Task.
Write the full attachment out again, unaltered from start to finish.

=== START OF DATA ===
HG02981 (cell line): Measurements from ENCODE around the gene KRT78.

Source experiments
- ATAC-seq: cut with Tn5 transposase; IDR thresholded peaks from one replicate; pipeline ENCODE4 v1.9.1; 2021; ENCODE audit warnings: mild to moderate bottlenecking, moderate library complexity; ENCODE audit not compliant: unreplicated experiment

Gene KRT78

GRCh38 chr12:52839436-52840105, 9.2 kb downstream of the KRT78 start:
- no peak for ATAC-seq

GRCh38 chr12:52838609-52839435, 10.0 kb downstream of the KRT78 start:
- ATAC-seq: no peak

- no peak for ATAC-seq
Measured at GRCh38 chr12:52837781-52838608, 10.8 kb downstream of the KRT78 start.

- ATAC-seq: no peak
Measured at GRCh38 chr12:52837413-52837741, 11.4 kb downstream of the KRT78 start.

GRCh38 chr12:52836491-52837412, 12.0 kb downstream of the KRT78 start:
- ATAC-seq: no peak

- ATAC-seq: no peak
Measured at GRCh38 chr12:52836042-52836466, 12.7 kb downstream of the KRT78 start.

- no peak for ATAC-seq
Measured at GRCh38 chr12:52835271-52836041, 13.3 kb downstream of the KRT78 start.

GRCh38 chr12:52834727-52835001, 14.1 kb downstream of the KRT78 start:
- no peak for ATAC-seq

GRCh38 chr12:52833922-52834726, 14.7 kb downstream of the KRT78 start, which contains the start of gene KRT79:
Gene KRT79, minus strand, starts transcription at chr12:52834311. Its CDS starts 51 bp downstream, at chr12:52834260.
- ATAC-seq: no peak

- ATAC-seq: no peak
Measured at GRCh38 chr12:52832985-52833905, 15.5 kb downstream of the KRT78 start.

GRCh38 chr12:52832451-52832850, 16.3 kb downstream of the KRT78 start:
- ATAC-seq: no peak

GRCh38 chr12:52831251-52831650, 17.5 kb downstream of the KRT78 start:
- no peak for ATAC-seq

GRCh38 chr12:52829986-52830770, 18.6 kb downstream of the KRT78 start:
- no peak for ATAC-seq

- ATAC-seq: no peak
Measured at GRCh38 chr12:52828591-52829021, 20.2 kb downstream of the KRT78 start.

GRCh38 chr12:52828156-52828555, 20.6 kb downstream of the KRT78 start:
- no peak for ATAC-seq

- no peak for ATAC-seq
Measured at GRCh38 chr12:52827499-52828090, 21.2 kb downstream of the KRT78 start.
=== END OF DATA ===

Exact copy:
HG02981 (cell line): Measurements from ENCODE around the gene KRT78.

Source experiments
- ATAC-seq: cut with Tn5 transposase; IDR thresholded peaks from one replicate; pipeline ENCODE4 v1.9.1; 2021; ENCODE audit warnings: mild to moderate bottlenecking, moderate library complexity; ENCODE audit not compliant: unreplicated experiment

Gene KRT78

GRCh38 chr12:52839436-52840105, 9.2 kb downstream of the KRT78 start:
- no peak for ATAC-seq

GRCh38 chr12:52838609-52839435, 10.0 kb downstream of the KRT78 start:
- ATAC-seq: no peak

- no peak for ATAC-seq
Measured at GRCh38 chr12:52837781-52838608, 10.8 kb downstream of the KRT78 start.

- ATAC-seq: no peak
Measured at GRCh38 chr12:52837413-52837741, 11.4 kb downstream of the KRT78 start.

GRCh38 chr12:52836491-52837412, 12.0 kb downstream of the KRT78 start:
- ATAC-seq: no peak

- ATAC-seq: no peak
Measured at GRCh38 chr12:52836042-52836466, 12.7 kb downstream of the KRT78 start.

- no peak for ATAC-seq
Measured at GRCh38 chr12:52835271-52836041, 13.3 kb downstream of the KRT78 start.

GRCh38 chr12:52834727-52835001, 14.1 kb downstream of the KRT78 start:
- no peak for ATAC-seq

GRCh38 chr12:52833922-52834726, 14.7 kb downstream of the KRT78 start, which contains the start of gene KRT79:
Gene KRT79, minus strand, starts transcription at chr12:52834311. Its CDS starts 51 bp downstream, at chr12:52834260.
- ATAC-seq: no peak

- ATAC-seq: no peak
Measured at GRCh38 chr12:52832985-52833905, 15.5 kb downstream of the KRT78 start.

GRCh38 chr12:52832451-52832850, 16.3 kb downstream of the KRT78 start:
- ATAC-seq: no peak

GRCh38 chr12:52831251-52831650, 17.5 kb downstream of the KRT78 start:
- no peak for ATAC-seq

GRCh38 chr12:52829986-52830770, 18.6 kb downstream of the KRT78 start:
- no peak for ATAC-seq

- ATAC-seq: no peak
Measured at GRCh38 chr12:52828591-52829021, 20.2 kb downstream of the KRT78 start.

GRCh38 chr12:52828156-52828555, 20.6 kb downstream of the KRT78 start:
- no peak for ATAC-seq

- no peak for ATAC-seq
Measured at GRCh38 chr12:52827499-52828090, 21.2 kb downstream of the KRT78 start.